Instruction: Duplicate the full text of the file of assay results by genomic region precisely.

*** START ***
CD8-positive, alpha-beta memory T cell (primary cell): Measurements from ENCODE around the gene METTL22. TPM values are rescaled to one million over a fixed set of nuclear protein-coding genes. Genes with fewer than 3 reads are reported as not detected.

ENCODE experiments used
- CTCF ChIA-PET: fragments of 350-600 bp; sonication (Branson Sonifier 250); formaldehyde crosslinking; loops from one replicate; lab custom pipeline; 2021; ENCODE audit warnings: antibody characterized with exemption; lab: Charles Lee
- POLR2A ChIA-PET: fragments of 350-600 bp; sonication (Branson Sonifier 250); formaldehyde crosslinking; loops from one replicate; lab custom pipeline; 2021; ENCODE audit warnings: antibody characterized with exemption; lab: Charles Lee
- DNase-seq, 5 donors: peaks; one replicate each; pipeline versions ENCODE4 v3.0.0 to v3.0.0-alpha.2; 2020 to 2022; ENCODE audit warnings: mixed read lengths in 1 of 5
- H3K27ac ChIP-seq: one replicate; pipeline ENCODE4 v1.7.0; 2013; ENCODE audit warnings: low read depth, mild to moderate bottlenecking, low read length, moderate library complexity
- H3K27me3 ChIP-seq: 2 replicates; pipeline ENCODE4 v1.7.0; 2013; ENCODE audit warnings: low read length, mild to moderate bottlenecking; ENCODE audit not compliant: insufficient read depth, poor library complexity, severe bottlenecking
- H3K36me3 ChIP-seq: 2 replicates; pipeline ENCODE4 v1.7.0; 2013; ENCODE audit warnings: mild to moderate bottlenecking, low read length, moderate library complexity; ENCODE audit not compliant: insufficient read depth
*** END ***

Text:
CD8-positive, alpha-beta memory T cell (primary cell): Measurements from ENCODE around the gene METTL22. TPM values are rescaled to one million over a fixed set of nuclear protein-coding genes. Genes with fewer than 3 reads are reported as not detected.

ENCODE experiments used
- CTCF ChIA-PET: fragments of 350-600 bp; sonication (Branson Sonifier 250); formaldehyde crosslinking; loops from one replicate; lab custom pipeline; 2021; ENCODE audit warnings: antibody characterized with exemption; lab: Charles Lee
- POLR2A ChIA-PET: fragments of 350-600 bp; sonication (Branson Sonifier 250); formaldehyde crosslinking; loops from one replicate; lab custom pipeline; 2021; ENCODE audit warnings: antibody characterized with exemption; lab: Charles Lee
- DNase-seq, 5 donors: peaks; one replicate each; pipeline versions ENCODE4 v3.0.0 to v3.0.0-alpha.2; 2020 to 2022; ENCODE audit warnings: mixed read lengths in 1 of 5
- H3K27ac ChIP-seq: one replicate; pipeline ENCODE4 v1.7.0; 2013; ENCODE audit warnings: low read depth, mild to moderate bottlenecking, low read length, moderate library complexity
- H3K27me3 ChIP-seq: 2 replicates; pipeline ENCODE4 v1.7.0; 2013; ENCODE audit warnings: low read length, mild to moderate bottlenecking; ENCODE audit not compliant: insufficient read depth, poor library complexity, severe bottlenecking
- H3K36me3 ChIP-seq: 2 replicates; pipeline ENCODE4 v1.7.0; 2013; ENCODE audit warnings: mild to moderate bottlenecking, low read length, moderate library complexity; ENCODE audit not compliant: insufficient read depth